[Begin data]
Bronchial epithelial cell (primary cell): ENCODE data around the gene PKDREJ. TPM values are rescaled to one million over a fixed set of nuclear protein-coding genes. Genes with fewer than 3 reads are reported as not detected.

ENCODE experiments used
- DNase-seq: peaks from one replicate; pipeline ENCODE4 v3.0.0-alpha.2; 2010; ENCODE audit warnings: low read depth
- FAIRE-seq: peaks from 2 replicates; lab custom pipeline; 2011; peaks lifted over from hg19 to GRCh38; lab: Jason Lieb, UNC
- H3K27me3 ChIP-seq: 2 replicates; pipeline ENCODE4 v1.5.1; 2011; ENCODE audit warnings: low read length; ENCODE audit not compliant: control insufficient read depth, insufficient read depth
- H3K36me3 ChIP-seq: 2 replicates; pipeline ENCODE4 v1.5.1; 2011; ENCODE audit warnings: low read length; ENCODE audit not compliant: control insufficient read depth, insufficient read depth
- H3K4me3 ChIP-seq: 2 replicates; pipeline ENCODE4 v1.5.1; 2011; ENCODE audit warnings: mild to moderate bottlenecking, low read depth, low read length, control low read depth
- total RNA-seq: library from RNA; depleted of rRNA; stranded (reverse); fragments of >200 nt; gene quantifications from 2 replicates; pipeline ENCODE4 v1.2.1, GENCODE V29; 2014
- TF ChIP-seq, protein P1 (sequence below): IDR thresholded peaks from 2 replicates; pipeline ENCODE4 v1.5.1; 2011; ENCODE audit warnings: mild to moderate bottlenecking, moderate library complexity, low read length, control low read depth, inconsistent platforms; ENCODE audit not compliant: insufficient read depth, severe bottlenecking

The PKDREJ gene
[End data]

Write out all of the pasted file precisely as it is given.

Bronchial epithelial cell (primary cell): ENCODE data around the gene PKDREJ. TPM values are rescaled to one million over a fixed set of nuclear protein-coding genes. Genes with fewer than 3 reads are reported as not detected.

ENCODE experiments used
- DNase-seq: peaks from one replicate; pipeline ENCODE4 v3.0.0-alpha.2; 2010; ENCODE audit warnings: low read depth
- FAIRE-seq: peaks from 2 replicates; lab custom pipeline; 2011; peaks lifted over from hg19 to GRCh38; lab: Jason Lieb, UNC
- H3K27me3 ChIP-seq: 2 replicates; pipeline ENCODE4 v1.5.1; 2011; ENCODE audit warnings: low read length; ENCODE audit not compliant: control insufficient read depth, insufficient read depth
- H3K36me3 ChIP-seq: 2 replicates; pipeline ENCODE4 v1.5.1; 2011; ENCODE audit warnings: low read length; ENCODE audit not compliant: control insufficient read depth, insufficient read depth
- H3K4me3 ChIP-seq: 2 replicates; pipeline ENCODE4 v1.5.1; 2011; ENCODE audit warnings: mild to moderate bottlenecking, low read depth, low read length, control low read depth
- total RNA-seq: library from RNA; depleted of rRNA; stranded (reverse); fragments of >200 nt; gene quantifications from 2 replicates; pipeline ENCODE4 v1.2.1, GENCODE V29; 2014
- TF ChIP-seq, protein P1 (sequence below): IDR thresholded peaks from 2 replicates; pipeline ENCODE4 v1.5.1; 2011; ENCODE audit warnings: mild to moderate bottlenecking, moderate library complexity, low read length, control low read depth, inconsistent platforms; ENCODE audit not compliant: insufficient read depth, severe bottlenecking

The PKDREJ gene